Big-company executives yearning to break free from corporate routines likely won't make good franchisees. Mavericks and rule breakers need not apply.
When Joe Grimand first opened a Precision Tune Auto Care franchise 25 years ago in Oklahoma City, he didn't know whether the new venture would be successful.
He was a highflier but not as an experienced business owner or executive. He had just left the U.S. Air Force, where he was a combat pilot in Vietnam, among other assignments.
But Mr. Grimand was committed to his new business and worked long hours. His efforts paid off. He now runs eight Precision centers in Arkansas and Oklahoma, each generating $600,000 or more in annual sales.
"Looking back, I never thought it would grow to what it is now," says Mr. Grimand.
Franchising can be a fulfilling and financially rewarding career for some. Franchises generate approximately $1 trillion in annual sales in the U.S. per year, according to the International Franchise Association (IFA), the industry's primary trade group, based in Washington, D.C.
More than 320,000 U.S. small businesses are operated as franchises, in 75 different industries, employing approximately 8 million people. One of every 12 retail business establishments is a franchised business, and sales from franchisees account for 40% of all U.S. retail sales, the IFA reports.
Franchisees, who operate their businesses according to the original parent company's established system and format, reportedly have a higher rate of success than owners who start from scratch. But franchises aren't for everyone who dreams about leaving the corporate fold. The similarities between owning a franchise and owning an independent business are limited.
Sam Chamberlain, vice president of sales with Fransmart LLC, a consultant to potential franchisees based in Alexandria, Va., notes the two main similarities: "You have to have the entrepreneurial spirit to quit your job. And you get a check only after you make money."
However, he notes, "franchising is about being in a system, and, once you are in a system, you cannot change it." For this reason, creative and independent types may chafe as franchisees.
Buying into a System
"A true entrepreneur has an idea and takes a risk," says Steve Hockett, president of consultant FranChoice Inc., in Eden Prairie, Minn. "But not all of us wake up in the morning with a great idea and know how to make it into a business. Franchises know they need people who have motivation and a dream. [Franchisees] have time, talent, skills energy and desire. But they don't want to spend years building an idea."
Some entrepreneurial personalities may bristle at rules about the hours franchisees must stay open, the color of paint they use in their units, or even the appearance of their delivery trucks.
"If you want to put a giant plastic bug on top of the truck as an advertising symbol, and the people at the franchise don't agree to it, you have to deal with it," says Dick Rennick, incoming chairman of the board of the IFA, who also is chief executive officer of American Leak Detection, a franchiser in Palm Springs, Calif. "You can't just go out and do it."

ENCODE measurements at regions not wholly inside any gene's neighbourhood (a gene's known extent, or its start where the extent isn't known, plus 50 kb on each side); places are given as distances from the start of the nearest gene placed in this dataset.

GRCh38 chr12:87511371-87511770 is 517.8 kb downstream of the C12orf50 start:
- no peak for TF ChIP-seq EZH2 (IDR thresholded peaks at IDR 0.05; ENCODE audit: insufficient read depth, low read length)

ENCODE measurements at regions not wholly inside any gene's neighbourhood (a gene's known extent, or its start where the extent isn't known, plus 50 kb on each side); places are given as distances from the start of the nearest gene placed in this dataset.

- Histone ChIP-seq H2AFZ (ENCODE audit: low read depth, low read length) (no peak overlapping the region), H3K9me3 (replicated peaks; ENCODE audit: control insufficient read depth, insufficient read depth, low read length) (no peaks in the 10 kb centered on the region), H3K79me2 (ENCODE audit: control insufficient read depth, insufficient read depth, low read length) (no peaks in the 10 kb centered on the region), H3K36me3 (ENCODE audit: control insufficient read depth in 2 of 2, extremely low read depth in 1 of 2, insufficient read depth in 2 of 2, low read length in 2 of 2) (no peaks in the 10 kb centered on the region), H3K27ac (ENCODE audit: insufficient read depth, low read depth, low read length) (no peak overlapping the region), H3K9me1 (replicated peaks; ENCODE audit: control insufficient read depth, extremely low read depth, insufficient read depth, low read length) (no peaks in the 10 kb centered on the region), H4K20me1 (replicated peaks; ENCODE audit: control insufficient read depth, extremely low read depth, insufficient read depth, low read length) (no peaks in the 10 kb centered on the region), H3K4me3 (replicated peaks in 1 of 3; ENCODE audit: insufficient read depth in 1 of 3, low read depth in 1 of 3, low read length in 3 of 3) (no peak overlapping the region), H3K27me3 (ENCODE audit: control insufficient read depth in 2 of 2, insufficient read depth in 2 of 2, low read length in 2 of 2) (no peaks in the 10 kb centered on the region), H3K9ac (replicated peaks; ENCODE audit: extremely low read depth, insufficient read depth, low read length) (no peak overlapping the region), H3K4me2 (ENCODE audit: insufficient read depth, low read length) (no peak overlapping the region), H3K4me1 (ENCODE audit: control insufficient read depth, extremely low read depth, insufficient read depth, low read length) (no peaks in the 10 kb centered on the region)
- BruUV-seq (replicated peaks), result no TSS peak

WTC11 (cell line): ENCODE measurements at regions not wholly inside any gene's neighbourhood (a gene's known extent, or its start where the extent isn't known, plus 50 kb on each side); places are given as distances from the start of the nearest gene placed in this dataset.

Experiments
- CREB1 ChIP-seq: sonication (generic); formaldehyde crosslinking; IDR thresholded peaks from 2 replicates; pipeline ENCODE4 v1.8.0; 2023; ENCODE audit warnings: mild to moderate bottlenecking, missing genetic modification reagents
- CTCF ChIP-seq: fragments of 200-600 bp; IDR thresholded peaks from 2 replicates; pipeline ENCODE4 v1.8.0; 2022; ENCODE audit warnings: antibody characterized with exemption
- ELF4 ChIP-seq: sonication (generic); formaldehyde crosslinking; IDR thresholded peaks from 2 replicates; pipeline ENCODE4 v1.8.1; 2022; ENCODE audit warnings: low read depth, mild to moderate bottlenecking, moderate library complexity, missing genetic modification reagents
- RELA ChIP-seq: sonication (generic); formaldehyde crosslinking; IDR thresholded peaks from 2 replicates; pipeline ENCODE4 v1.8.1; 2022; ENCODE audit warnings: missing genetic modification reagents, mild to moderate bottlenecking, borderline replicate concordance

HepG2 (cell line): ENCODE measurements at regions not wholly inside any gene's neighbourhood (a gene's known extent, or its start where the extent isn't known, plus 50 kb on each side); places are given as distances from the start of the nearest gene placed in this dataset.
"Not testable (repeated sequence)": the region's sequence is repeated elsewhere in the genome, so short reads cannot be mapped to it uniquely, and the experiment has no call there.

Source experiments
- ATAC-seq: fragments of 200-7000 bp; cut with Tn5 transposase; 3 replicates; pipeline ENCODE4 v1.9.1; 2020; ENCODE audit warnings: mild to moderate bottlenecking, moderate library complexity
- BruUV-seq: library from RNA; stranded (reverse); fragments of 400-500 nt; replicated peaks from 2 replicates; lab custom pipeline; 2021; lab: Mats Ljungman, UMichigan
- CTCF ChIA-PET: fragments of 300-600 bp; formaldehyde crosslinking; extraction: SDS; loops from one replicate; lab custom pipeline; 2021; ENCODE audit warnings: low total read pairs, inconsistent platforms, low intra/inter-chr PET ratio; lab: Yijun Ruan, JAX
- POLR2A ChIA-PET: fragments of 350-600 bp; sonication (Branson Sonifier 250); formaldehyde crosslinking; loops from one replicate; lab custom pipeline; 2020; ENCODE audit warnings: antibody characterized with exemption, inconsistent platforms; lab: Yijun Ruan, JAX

Further, says Mr. Rennick, despite the national brand name and support from the franchise system, "the franchiser cannot be responsible for your success."
Do You Fit the Profile?
Some would-be franchisees who want to determine whether they have what it takes to make it in franchising turn to consultants like Fransmart and FranChoice, known also as "franchise coaches." The typical prospect they advise is an experienced corporate manager or executive, age 35 to 55, who wants to escape the drudgery of working for someone else, says Mr. Chamberlain. Most prospects want to spend about $150,000, with many financing the purchase through home-equity loans, says Mr. Hockett.
"The toughest [franchisees] to deal with are those who want to put their own sauce on the burger or sell flowers at a Mail Boxes Etc.," he says. "Often, those people just walk away from a franchise."
Franchise coaches help their clients examine their interests, goals and personality types. Once clients define their business and career goals, coaches brief them about the franchise business.
"There's a little bit of psychology involved," says Mr. Chamberlain. "They have to be educated about what franchising is. They need to learn how to borrow money. They need to learn how to sign a lease. These are all entrepreneurial tasks. But once you open the doors, you have to borrow someone else's system."
Franchise consultants can help prospective franchisees to sift through the thousands of opportunities available and to see whether they are a good fit. "We help them articulate what it is that they want to do," says Mr. Hockett. "We help them determine what their goals are, and use that to identify what franchises are a good fit for them. Our ultimate goal is to find a perfect match."
Mr. Rennick stresses the importance of researching a franchise thoroughly before making an investment. "You really have to do your 'due diligence' with a potential franchiser," he says. "It's like being a part of a football team in the end. The franchiser is like the team owner or coach, and you have to stay within the rules of the game, or go find another game to play."
These franchise coaches don't charge would-be franchisees a fee. Rather, the franchise company the prospect signs with pays the consultants. "We're like real-estate agents," says Mr. Hockett. "Our service is free to the candidate."
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